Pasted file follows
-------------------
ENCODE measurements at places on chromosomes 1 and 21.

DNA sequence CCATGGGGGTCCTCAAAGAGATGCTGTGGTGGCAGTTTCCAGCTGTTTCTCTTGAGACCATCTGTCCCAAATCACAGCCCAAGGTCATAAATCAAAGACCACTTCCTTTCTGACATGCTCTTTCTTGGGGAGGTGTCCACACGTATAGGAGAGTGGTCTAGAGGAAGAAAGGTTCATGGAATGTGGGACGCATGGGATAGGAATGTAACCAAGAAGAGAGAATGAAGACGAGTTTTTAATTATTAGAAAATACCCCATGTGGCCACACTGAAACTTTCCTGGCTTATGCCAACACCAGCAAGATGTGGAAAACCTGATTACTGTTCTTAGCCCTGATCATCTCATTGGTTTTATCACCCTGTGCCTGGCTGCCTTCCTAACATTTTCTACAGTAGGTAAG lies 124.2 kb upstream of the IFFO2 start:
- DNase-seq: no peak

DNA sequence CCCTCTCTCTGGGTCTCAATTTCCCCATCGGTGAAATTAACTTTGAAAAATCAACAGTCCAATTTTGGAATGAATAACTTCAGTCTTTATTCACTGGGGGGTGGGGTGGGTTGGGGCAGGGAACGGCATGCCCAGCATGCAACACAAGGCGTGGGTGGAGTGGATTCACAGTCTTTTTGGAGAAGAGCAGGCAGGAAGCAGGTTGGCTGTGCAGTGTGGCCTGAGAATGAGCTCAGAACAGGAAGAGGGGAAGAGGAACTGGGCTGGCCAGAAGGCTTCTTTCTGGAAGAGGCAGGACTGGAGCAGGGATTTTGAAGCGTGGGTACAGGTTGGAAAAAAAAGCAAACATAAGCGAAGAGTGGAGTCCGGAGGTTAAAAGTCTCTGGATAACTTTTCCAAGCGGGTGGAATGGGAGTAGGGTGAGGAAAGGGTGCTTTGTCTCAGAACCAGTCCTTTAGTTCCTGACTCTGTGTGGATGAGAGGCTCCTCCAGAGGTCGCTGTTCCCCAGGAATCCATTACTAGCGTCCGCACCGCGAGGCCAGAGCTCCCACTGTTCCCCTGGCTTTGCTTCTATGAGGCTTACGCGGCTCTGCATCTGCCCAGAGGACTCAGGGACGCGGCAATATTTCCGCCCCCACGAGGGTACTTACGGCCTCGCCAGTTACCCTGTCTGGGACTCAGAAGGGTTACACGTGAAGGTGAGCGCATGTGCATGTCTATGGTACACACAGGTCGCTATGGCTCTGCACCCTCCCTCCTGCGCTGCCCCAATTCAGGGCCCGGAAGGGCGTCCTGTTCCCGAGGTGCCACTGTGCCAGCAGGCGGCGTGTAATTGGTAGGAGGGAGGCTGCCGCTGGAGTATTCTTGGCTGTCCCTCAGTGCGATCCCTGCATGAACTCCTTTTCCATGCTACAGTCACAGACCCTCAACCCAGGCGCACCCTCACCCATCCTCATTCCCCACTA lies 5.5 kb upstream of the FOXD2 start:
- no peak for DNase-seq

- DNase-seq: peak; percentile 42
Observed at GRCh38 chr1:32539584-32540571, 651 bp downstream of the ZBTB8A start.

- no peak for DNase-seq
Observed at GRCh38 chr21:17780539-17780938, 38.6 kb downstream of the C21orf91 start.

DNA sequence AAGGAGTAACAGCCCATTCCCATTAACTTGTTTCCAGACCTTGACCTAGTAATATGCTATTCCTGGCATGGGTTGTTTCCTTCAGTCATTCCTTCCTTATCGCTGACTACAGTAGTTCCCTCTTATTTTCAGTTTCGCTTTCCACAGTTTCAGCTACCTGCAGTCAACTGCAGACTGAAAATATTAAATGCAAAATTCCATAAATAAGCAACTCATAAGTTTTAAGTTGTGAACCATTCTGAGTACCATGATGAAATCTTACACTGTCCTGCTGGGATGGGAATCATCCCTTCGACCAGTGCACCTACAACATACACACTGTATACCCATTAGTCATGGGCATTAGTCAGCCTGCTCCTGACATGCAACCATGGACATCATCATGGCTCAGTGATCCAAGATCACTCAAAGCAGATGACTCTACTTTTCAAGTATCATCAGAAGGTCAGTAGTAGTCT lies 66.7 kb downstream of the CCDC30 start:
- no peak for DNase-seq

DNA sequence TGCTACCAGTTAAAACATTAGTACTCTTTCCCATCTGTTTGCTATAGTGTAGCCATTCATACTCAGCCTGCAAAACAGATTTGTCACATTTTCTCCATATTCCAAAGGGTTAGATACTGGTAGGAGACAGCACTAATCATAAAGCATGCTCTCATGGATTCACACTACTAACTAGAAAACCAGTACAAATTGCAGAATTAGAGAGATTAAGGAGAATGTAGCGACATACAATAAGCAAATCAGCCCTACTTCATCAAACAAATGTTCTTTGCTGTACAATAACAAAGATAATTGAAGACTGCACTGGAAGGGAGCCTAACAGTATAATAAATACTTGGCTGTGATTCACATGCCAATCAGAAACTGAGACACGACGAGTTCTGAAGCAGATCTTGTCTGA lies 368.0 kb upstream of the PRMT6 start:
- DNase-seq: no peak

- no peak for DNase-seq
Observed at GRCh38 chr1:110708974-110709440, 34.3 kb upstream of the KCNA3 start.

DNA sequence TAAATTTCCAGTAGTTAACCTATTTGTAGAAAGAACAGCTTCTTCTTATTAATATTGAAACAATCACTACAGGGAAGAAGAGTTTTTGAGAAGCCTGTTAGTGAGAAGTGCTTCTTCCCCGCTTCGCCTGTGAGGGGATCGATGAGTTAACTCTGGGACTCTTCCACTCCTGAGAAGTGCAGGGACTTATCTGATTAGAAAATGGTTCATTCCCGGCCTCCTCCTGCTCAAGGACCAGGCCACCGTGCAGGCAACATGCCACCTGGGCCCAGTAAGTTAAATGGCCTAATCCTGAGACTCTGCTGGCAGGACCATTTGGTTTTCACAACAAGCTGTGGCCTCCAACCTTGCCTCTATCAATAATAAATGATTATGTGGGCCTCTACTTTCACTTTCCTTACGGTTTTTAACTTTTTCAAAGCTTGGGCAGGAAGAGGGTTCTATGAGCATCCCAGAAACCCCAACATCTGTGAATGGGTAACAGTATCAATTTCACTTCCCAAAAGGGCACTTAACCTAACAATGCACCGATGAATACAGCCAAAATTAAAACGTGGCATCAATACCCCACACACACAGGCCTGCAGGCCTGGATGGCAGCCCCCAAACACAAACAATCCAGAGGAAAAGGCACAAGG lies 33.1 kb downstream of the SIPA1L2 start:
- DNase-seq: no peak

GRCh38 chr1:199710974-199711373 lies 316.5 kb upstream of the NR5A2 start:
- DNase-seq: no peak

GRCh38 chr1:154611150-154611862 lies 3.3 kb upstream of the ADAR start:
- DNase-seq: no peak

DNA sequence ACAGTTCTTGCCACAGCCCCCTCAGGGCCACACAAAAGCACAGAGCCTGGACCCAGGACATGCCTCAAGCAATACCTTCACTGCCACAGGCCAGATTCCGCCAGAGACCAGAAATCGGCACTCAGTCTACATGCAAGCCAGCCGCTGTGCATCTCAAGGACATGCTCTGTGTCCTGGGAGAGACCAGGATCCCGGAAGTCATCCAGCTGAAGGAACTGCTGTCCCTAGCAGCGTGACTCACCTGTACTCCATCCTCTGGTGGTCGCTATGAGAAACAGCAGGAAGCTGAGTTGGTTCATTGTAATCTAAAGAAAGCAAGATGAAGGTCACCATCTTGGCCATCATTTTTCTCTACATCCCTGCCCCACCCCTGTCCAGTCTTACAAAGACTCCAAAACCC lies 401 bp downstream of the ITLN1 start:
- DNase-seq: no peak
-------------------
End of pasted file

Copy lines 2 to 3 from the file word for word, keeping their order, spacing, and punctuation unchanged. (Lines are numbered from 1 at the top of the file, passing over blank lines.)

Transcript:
DNA sequence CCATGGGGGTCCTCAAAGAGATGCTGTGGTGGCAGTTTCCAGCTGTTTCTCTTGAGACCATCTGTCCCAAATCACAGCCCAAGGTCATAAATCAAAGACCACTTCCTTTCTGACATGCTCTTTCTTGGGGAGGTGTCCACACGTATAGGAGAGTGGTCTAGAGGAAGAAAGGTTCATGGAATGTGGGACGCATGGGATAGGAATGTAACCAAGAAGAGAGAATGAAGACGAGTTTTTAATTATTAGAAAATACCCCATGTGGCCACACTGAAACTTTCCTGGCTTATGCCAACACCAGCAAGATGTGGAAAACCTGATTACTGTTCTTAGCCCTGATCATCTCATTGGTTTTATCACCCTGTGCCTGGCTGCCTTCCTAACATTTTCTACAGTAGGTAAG lies 124.2 kb upstream of the IFFO2 start:
- DNase-seq: no peak